The Duggar family has now made that a word more people know, but it was new to me at that time. And don’t let me lose you here. Although we homeschooled, we were your pretty average family. We wear pants. We own and watch tv and my son played video games that some of them I wished he didn’t, but we didn’t forbid them. At the age he was at the time, that was a battle we decided not to take on. What choosing your battles wisely looks like will be different in each family.
My wheels were turning that there was possibly a better way. I began to research online and read books on the list that had been handed out at the homeschool meeting.
Even if you think dating is a just fine thing for your teens, I encourage you to read at least one book considering that there could be a better way.
Once we decided dating at a young age wasn’t a good idea I wasn’t sure how to go about making that happen. There was never an exact plan of “they can’t date until such and such age.” There was never a, “They will not ever date, they will choose courtship.” Our thoughts were more along the lines of, “Young dating isn’t a good idea. As adults, we know that, let’s try to help the kids see the wisdom in that. If they can’t, we’ll deal with that when it comes.”
To be honest, my husband felt less sure of it than me. He didn’t read any of the books, but he listened to what I said. He agreed that it all sounded good, but he never really could see it working out the way I wanted it to.
From the night of that homeschooling meeting going forward, I became more and more convinced this was the right direction to pursue.
I’m a big reader and I don’t mind research. I read a lot of books over several years that helped form my opinions on courtship and dating. It helped to take different things away from each one. Here are some options and I will point out my favorites for those that just want to read a couple of books. It’s been a while (years) since I read some of them, so I don’t remember everything about all of them.
This is a list of resources for YOU, not your tween.
I think it’s a great idea for them to read some of the books later if they’re interested. My daughter, who likes to read, as a teen read a couple of them. There may have been others, I read a lot. But these are the ones that stand out in my memory. The list is in alphabetical order.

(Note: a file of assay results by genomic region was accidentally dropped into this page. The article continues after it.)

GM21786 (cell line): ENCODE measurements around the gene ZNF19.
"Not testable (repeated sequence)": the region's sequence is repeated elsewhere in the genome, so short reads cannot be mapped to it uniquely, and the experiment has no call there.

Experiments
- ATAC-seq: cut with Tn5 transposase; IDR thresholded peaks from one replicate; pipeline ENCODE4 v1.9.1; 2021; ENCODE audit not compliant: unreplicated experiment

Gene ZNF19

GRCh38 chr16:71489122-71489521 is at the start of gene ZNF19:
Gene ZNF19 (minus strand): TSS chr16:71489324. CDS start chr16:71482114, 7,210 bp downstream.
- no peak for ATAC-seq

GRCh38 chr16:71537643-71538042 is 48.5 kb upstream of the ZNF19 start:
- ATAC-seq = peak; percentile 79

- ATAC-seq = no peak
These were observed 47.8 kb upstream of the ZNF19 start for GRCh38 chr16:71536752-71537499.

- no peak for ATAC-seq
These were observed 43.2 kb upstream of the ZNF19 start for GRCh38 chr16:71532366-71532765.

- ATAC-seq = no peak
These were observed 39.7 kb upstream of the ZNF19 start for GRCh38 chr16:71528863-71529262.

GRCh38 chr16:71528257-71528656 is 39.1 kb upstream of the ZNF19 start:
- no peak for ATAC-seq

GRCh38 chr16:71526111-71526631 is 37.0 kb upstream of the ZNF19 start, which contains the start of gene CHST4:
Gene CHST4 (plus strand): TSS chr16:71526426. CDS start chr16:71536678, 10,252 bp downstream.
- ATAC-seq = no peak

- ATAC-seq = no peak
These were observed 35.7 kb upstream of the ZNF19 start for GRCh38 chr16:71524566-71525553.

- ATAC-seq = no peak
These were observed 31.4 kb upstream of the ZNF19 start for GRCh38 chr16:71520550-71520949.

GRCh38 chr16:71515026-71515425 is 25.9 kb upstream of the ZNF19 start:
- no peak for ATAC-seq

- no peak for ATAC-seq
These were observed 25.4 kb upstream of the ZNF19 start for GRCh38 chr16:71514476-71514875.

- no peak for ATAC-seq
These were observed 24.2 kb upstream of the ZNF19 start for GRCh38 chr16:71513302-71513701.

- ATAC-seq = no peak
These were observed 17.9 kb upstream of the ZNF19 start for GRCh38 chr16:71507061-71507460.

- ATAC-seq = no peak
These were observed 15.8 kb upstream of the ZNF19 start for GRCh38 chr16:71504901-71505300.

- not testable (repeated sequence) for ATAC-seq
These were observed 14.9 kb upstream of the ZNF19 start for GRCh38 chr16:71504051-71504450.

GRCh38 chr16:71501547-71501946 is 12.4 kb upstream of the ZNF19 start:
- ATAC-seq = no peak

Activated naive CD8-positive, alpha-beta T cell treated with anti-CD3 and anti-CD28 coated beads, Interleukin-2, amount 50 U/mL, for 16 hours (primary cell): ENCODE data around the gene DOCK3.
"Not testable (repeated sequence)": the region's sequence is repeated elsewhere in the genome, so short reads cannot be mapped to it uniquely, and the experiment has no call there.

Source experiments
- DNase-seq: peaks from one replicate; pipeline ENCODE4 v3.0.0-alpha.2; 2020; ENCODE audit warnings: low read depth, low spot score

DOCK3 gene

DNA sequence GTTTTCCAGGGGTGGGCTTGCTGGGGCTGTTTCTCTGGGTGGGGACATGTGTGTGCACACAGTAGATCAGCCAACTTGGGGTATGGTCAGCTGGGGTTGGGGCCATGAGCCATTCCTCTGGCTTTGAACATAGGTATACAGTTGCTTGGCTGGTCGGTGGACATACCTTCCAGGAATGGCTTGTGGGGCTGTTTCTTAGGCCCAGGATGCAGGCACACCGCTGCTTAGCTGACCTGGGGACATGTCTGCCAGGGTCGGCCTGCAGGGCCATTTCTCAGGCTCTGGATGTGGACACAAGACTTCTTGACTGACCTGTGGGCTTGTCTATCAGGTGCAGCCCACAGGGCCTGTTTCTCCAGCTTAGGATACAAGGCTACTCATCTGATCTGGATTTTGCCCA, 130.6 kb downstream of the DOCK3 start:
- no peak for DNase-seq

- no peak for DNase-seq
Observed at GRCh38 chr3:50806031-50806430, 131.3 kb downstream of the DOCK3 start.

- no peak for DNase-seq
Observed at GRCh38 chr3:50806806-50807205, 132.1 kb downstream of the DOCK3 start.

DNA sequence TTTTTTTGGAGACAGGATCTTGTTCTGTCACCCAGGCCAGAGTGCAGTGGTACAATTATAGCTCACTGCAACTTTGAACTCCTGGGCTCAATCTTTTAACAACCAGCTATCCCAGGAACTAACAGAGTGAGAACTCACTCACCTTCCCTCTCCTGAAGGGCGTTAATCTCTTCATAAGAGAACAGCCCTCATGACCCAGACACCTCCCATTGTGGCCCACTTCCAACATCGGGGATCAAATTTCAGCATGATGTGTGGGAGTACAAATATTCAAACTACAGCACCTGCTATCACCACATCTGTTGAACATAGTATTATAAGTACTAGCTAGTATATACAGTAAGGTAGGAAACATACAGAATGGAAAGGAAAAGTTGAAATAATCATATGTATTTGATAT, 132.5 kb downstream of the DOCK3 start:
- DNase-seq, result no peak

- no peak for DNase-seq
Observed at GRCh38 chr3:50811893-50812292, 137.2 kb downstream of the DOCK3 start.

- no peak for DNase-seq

***This post contains affiliate links. If you purchase through these links our family will make a small commission (at no additional cost to you), we appreciate your support! These books I personally purchased, read and found to be of value to me***
- And the Bride Wore White: Seven Secrets to Sexual Purity by Dannah Gresh. I don’t remember a ton about this book. What stands out in my memory as I re-read the description is that sexual sin doesn’t “just happen”. There are decisions you make that put you in a vulnerable position.
- I Kissed Dating Goodbye by Joshua Harris. It wasn’t my favorite of the books I read, but I took some good things away from it. The version sold today is expanded and updated.
- Boy Meets Girl: Say Hello to Courtship by Joshua Harris, written after he met and married his wife. I really liked this book. He’s very open and real about some difficult aspects of his courtship relationship. If you are only going to read a couple of books, this was a good one.
- Quest For Love: True Stories of Passion and Purity by Elisabeth Elliott. While I love Elisabeth Elliott, and this is a good book, this wasn’t one of my favorites. I would read if you want to read all on this topic you can get your hands on. Not if you’re just looking to read a couple of books.
- When God Writes Your Love Story (Expanded Edition): The Ultimate Guide to Guy/Girl Relationships by Eric and Leslie Ludy. I read this book before it was the “expanded edition”. This is one of my favorites! Loved this book. Both of the books by the Ludy’s are written with alternating chapters by Eric and Leslie. I loved getting the male and female perspective. This is one my daughter read and she really liked it too. We have given it as a gift. I wanted my son to read it and gave it to him but he never finished it. I would have had to put it in our homeschool curriculum to get him to do so and there just wasn’t room. But he greatly benefitted from all the resources I read without him having read them.